While Salesforce.com has become synonymous with on-demand CRM, the addition of a development platform—and Apex development language—is a clear indication that the company is looking to move beyond its CRM roots. In addition to Force.com, Salesforce has branched out in other ways, including through its AppExchange on-demand marketplace, where customers and partners can post and eventually sell the third-party applications they have built using Salesforce.coms tools. The company will also launch around the end of 2007 its AppStore, which will monetize application transactions for partners by providing back-end services, such as one-stop billing, and marketing services.
Both companies are taking the channel approach to reaching the midmarket, though Salesforce.com is also looking for inroads into enterprise markets, while SAP will arguably leave that market to its on-premises software until it has some kinks ironed out with Business ByDesign. Both companies also face hurdles in making on-demand sales profitable for their partners.
SAP has the added challenge of building a channel market nearly from scratch. While SAPs Apotheker said the company has about 2,500 midmarket channel partners who already sell its on-premises software, moving those people from a perpetual-license revenue model to a subscription-based model is no small task, and one faced by other vendors looking to embrace the on-demand model.
Salesforce, by contrast, has a small but fervently dedicated partner channel. The problem is, the company hasnt found a way to actually make a lot of money building and selling third-party applications.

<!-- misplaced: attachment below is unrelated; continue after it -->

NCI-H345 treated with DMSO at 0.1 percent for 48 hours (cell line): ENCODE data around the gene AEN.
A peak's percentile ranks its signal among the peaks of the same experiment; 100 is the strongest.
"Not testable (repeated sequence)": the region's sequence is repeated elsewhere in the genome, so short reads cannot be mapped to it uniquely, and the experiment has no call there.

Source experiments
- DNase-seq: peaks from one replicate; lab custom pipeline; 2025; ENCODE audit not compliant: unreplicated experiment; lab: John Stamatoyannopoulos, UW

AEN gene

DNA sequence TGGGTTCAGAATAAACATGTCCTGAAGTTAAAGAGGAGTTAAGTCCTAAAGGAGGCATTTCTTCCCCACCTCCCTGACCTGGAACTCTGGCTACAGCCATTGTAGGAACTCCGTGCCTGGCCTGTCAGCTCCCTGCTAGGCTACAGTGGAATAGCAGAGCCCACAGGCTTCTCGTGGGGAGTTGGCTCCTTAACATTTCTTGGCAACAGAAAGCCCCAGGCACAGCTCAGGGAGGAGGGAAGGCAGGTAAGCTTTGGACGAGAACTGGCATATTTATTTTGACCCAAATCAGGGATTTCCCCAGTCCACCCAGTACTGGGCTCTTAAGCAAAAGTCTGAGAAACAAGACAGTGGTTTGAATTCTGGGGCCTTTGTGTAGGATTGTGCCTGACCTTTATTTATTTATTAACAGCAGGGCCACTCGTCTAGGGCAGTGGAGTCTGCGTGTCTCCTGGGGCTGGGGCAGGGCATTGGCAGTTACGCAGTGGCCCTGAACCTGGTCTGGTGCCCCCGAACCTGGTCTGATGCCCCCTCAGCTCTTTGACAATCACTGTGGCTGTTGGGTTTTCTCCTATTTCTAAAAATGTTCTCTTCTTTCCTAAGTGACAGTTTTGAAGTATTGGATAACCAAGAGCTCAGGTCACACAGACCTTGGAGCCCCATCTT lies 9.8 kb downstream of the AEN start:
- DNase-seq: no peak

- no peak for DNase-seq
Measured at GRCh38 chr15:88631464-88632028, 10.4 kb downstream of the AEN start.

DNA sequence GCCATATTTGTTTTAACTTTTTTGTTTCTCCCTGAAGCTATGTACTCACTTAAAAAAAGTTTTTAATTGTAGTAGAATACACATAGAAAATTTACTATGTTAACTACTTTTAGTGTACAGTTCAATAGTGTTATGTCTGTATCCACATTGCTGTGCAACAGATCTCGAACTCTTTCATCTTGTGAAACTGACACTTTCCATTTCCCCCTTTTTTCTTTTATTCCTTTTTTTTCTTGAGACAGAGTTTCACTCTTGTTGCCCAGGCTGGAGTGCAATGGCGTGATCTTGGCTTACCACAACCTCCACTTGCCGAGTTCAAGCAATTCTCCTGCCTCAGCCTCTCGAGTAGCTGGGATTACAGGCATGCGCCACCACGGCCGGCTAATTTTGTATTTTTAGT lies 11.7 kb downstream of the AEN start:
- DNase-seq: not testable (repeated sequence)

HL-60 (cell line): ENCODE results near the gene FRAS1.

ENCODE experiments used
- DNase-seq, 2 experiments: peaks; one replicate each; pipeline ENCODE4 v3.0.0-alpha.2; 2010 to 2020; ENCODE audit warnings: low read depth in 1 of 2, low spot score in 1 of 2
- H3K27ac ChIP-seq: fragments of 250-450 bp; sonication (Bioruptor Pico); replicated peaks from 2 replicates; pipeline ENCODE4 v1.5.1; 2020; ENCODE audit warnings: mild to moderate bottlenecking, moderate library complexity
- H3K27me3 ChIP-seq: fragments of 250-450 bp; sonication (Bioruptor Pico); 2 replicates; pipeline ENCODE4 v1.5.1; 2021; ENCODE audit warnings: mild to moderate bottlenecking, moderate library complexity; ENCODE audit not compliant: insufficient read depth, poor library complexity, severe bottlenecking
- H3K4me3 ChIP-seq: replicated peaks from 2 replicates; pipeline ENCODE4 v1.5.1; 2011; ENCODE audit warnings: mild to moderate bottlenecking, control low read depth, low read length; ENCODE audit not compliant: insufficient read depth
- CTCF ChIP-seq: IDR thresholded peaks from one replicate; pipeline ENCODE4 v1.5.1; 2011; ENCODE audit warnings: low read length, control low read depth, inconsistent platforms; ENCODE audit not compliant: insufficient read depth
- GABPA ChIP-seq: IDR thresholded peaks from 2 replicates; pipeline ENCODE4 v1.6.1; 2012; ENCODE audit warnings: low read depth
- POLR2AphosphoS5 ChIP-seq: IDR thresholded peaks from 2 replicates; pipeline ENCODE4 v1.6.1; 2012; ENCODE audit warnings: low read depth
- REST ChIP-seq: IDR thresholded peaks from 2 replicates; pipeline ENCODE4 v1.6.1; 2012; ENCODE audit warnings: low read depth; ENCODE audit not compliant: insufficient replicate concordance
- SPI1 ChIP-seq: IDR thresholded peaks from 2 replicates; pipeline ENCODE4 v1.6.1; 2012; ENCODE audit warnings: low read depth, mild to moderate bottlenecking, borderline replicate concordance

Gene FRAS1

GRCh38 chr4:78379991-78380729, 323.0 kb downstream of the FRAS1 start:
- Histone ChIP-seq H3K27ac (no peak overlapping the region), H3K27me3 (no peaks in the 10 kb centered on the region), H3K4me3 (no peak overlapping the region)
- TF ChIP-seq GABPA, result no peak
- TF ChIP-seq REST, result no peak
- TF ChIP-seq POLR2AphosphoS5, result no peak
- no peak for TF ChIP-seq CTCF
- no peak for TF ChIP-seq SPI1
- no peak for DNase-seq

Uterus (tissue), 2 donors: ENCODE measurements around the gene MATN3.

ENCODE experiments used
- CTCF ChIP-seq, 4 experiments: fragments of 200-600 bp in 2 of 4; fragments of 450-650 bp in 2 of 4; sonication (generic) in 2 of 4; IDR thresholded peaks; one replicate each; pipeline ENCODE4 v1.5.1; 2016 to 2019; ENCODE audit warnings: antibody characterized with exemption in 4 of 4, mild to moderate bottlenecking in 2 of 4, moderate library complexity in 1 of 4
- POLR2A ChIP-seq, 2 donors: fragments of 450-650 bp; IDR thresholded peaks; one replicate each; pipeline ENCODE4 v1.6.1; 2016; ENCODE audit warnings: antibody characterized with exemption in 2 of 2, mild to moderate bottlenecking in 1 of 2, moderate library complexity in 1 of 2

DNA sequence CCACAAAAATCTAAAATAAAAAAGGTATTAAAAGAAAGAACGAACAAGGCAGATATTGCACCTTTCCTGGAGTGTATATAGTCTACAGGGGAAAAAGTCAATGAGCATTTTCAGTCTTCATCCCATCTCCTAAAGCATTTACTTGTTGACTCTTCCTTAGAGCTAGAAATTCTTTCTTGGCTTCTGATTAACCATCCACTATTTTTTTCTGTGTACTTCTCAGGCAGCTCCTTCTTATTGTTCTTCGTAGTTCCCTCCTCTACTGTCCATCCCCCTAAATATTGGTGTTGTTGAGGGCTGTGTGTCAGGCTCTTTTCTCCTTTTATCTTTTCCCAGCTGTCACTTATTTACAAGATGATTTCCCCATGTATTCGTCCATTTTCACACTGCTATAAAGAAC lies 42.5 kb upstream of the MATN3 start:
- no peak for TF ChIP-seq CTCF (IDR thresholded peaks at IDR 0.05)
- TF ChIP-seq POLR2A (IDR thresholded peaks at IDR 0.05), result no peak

The upside for both Salesforce.com and SAP is that they have large customer bases to tap for cross-sell opportunities. Salesforce has 35,000 customers and 900,000 subscribers; SAP about 32,000 customers globally.
During a question-and-answer session at Dreamforce, Benioff admitted that Salesforce.com has a tough time educating customers about on-demand technology and what the company has to offer.
“When we rolled this out for the first time, customers did not get this,” he said. “User interface as a platform—I am the first who ever used this term. The same with platform as a service. … The reality is, even though I get it, I do not take it for granted that anyone else gets it. Its a tough row. Its tough out there.”
Asked whether he faces similar challenges to SAP in educating customers about the companys Business ByDesign suite, Apotheker took the middle road.
“Yes and no. I dont think you should view the market as one big holistic monolithic block,” he said. “Our customers will understand this very well. … We have a complete portfolio. On the on-demand side we have Business ByDesign; [for those who] dont like on-demand, we have SAP Business One and SAP All-in-One or our full ERP. … We do not need to necessarily evangelize on-demand. It is just one of our products, one of our offerings. So yes, it will require a lot of education, but maybe [those companies] shouldnt be running on-demand, maybe they should be running an [on-premises] solution. Wed be happy to supply that.”